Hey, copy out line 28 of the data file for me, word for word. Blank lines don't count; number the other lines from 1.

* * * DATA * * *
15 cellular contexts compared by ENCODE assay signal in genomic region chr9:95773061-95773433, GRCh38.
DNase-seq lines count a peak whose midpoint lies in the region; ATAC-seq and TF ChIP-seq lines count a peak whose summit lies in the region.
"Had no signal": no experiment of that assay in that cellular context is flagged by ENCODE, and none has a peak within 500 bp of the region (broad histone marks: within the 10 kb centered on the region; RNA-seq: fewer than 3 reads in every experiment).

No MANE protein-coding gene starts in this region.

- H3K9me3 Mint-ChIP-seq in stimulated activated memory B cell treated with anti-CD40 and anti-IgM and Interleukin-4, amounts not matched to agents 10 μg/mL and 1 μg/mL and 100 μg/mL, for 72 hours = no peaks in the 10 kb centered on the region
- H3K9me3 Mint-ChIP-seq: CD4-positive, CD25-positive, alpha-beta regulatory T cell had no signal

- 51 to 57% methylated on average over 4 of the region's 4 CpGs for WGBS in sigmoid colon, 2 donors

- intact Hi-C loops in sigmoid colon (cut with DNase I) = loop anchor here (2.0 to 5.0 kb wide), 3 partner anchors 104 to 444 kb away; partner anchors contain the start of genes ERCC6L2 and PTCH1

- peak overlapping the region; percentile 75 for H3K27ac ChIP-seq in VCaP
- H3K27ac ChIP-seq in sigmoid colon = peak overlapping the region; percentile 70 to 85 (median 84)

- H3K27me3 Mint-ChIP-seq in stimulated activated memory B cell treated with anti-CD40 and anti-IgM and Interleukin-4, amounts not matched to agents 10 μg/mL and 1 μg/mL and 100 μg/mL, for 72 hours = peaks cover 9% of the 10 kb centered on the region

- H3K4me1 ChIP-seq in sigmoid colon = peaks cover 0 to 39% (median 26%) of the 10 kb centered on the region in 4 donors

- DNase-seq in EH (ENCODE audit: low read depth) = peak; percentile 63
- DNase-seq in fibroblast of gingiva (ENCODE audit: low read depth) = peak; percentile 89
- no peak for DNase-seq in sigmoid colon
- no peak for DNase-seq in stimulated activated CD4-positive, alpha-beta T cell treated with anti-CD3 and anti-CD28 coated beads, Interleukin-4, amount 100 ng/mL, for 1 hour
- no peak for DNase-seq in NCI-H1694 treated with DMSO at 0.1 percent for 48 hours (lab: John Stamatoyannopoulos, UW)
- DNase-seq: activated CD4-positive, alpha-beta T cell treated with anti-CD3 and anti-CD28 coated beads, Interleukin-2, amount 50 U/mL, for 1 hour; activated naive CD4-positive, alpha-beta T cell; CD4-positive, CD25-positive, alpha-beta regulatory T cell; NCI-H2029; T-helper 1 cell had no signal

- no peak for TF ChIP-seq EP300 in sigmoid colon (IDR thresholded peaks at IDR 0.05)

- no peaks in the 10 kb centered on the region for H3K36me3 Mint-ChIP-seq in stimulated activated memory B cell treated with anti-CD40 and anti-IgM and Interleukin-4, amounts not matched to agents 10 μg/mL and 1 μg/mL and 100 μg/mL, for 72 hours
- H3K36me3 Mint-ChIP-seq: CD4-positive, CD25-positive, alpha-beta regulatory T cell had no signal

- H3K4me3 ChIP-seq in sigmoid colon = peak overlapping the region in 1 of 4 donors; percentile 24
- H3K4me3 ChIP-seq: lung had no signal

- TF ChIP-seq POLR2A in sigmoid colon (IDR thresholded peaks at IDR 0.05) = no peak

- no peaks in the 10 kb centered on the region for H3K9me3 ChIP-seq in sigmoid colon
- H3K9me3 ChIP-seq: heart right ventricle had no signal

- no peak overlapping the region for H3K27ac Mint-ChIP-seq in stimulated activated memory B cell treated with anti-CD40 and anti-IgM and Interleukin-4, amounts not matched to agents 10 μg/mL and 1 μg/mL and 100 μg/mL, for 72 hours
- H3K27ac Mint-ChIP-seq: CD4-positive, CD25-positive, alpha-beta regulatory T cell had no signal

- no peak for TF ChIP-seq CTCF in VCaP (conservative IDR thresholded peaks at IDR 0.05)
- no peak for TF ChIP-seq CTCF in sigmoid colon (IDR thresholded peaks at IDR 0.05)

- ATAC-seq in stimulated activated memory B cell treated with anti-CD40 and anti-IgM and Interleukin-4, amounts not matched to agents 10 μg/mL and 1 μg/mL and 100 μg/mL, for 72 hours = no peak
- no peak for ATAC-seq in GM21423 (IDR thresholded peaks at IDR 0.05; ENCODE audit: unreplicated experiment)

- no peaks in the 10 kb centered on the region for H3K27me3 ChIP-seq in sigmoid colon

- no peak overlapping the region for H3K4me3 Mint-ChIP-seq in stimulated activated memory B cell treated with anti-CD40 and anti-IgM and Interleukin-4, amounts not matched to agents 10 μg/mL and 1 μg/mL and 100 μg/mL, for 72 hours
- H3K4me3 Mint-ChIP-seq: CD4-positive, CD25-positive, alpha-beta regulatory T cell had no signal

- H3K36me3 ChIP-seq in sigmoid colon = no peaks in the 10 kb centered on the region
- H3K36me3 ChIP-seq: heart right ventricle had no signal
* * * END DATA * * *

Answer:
- H3K27ac Mint-ChIP-seq: CD4-positive, CD25-positive, alpha-beta regulatory T cell had no signal